Exploring Mechanically Self-Reconfiguring Robots for Autonomous Design

05/08/2018 ∙ by Tønnes F. Nygaard, et al. ∙ UNIVERSITETET I OSLO 0

Evolutionary robotics has aimed to optimize robot control and morphology to produce better and more robust robots. Most previous research only addresses optimization of control, and does this only in simulation. We have developed a four-legged mammal-inspired robot that features a self-reconfiguring morphology. In this paper, we discuss the possibilities opened up by being able to efficiently do experiments on a changing morphology in the real world. We discuss present challenges for such a platform and potential experimental designs that could unlock new discoveries. Finally, we place our robot in its context within general developments in the field of evolutionary robotics, and consider what advances the future might hold.

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I Introduction

Robots are used in more and more complex environments, and are expected to be able to adapt to changes and unknown situations. The easiest and quickest way to adapt, is to change the control system of a robot, but for increased adaptation one should also change the body of the robot–its morphology–to better fit the environment or task at hand.

The theory of embodied cognition (EC) has recently gained traction in the robotics community, which states that control is not the only source of cognition, and in fact the body, environment, and interaction between these and the mind all contribute as cognitive resources [1]. Taking advantage of these concepts could lead to improved adaptivity, robustness, and versatility in robotic systems [2].

In contrast to the majority of work in the field of evolutionary robotics (ER), where simulations are used to automatically design robotic controllers or morphologies [3], Eiben argues for real-world experiments in his “Grand Challenges for Evolutionary Robotics” paper [4]: Being able to switch from the current use of simulators as the primary evaluator with occasional hardware feedback, to evaluating robots in hardware with the occasional simulator feedback, will be a game changer comparable to how evolution transitioned from wetware to software when computers made it possible to simulate evolutionary processes for the first time. Being able to now do it in hardware exposes the system to the same rich and noisy environment that natural evolution experienced, and he argues that only then will we be able to accurately investigate evolutionary processes or the interaction between the body, mind and environment through embodied cognition.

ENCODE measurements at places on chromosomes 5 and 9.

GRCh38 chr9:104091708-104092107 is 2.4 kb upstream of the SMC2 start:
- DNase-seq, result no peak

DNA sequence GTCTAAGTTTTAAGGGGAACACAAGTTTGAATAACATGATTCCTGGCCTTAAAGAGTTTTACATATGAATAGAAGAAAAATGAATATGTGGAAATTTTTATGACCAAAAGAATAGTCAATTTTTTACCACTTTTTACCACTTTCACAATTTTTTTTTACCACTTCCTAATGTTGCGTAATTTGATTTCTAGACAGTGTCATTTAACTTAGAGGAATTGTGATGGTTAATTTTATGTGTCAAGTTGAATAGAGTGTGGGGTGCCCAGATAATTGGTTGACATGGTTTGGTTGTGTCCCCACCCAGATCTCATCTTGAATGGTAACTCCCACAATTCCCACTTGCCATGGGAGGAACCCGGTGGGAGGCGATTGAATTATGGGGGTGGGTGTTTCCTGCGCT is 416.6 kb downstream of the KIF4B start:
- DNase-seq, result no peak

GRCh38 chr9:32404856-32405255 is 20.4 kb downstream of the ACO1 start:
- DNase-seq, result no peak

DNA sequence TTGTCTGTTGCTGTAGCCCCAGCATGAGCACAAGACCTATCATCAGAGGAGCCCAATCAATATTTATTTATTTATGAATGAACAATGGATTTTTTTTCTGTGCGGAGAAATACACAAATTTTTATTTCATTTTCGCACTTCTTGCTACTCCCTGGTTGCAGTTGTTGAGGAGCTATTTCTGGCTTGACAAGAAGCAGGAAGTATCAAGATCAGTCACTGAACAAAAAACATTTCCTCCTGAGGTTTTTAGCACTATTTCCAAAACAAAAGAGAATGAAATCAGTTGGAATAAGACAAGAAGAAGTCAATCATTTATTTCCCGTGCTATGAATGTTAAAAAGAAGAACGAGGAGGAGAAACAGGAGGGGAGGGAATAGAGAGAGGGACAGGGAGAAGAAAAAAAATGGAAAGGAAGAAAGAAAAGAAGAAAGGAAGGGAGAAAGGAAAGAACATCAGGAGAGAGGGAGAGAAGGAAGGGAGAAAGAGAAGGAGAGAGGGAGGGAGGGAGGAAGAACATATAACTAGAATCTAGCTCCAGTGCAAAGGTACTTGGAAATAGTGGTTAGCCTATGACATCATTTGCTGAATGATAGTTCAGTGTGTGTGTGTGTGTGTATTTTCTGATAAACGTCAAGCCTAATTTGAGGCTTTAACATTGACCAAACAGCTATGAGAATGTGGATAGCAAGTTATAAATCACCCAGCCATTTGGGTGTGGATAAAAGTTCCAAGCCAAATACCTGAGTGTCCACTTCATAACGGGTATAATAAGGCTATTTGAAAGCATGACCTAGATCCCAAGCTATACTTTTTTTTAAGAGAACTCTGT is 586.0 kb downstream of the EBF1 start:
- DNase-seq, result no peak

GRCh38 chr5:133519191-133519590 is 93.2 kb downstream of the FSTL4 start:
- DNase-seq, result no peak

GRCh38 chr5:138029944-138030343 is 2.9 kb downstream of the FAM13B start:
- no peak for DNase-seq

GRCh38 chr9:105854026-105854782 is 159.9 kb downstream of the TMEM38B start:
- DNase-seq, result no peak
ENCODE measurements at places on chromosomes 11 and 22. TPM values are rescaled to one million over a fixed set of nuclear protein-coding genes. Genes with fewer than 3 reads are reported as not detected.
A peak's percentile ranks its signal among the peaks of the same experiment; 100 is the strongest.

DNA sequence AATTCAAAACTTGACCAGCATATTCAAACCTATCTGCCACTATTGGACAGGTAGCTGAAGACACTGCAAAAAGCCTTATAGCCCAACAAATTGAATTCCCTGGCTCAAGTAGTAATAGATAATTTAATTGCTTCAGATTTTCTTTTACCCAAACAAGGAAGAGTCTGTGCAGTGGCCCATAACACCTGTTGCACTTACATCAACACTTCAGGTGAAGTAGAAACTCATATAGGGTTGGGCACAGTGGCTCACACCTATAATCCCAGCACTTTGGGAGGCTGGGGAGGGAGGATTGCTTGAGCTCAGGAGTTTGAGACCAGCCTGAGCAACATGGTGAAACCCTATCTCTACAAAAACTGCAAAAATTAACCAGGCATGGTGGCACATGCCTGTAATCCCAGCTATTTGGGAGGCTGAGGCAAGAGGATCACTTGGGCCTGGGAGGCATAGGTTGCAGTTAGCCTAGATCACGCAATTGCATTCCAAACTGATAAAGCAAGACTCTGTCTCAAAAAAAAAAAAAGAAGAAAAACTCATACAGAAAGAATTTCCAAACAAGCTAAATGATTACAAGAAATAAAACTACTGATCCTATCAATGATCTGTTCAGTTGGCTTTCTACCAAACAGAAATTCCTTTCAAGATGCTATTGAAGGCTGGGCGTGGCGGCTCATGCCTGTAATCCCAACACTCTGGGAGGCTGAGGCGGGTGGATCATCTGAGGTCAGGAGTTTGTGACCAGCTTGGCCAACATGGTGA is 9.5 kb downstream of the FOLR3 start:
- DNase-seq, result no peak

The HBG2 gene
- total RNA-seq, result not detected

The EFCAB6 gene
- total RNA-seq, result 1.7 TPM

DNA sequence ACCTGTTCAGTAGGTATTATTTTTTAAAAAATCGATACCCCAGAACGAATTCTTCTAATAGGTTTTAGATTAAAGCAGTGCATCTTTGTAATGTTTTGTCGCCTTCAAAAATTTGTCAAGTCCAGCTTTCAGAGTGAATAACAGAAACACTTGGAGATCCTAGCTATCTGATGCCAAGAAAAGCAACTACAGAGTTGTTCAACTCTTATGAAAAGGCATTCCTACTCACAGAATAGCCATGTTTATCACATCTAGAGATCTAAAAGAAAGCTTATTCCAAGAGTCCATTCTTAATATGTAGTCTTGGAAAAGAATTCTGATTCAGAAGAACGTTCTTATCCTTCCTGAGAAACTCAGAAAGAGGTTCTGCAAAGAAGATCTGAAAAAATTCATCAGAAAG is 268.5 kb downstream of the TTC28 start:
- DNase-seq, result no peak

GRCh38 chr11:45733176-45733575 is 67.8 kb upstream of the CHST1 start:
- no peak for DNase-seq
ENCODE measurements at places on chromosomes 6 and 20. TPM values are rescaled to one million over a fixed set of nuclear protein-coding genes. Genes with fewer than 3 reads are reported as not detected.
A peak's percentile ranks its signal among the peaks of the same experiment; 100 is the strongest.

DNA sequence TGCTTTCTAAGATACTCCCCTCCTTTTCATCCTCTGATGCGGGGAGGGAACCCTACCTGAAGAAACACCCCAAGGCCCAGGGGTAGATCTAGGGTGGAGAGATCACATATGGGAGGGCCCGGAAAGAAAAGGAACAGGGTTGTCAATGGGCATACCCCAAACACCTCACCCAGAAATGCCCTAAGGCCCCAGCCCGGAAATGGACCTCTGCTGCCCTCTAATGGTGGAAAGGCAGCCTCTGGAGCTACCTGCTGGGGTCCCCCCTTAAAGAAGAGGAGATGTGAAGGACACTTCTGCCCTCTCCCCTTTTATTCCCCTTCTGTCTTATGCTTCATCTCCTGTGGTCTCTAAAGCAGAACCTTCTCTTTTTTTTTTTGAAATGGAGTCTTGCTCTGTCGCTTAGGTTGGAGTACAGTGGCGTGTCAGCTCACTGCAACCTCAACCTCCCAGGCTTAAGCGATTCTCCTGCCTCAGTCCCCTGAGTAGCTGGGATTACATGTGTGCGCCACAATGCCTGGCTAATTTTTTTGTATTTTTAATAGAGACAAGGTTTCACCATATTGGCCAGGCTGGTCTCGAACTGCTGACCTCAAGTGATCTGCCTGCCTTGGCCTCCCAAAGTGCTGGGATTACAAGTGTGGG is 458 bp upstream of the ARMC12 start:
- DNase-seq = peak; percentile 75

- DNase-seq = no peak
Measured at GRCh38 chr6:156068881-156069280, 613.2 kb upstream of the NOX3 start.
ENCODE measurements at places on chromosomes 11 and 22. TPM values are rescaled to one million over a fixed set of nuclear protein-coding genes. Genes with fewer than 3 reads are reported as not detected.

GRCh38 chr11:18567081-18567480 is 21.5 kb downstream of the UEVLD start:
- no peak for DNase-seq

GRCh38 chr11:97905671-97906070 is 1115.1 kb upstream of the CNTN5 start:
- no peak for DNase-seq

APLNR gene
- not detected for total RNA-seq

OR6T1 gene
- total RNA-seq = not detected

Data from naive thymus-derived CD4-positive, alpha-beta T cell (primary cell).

Along the same lines of thought, in this paper we discuss the concept of doing simultaneous optimization of control and morphology mainly through measurements on a real-world robot, in light of our mechanically self-reconfigurable robot platform (Fig. 1) and currently performed experiments. We also outline possible application areas of automatic design for robots with dynamic morphology. We believe that the next step for better experimentation in the field of control-morphology co-evolution is to get a simple proof-of-concept example working for a self-reconfiguring robot, so that researchers can gather experience from real world experiments.

Fig. 1: Our mechanically self-reconfiguring robot in its shortest (left) and longest possible leg configurations (right).
Fig. 2: Top and left views of our reconfigurable robotic platform, and examples of the legs at two different lengths.

Ii Challenges and Applications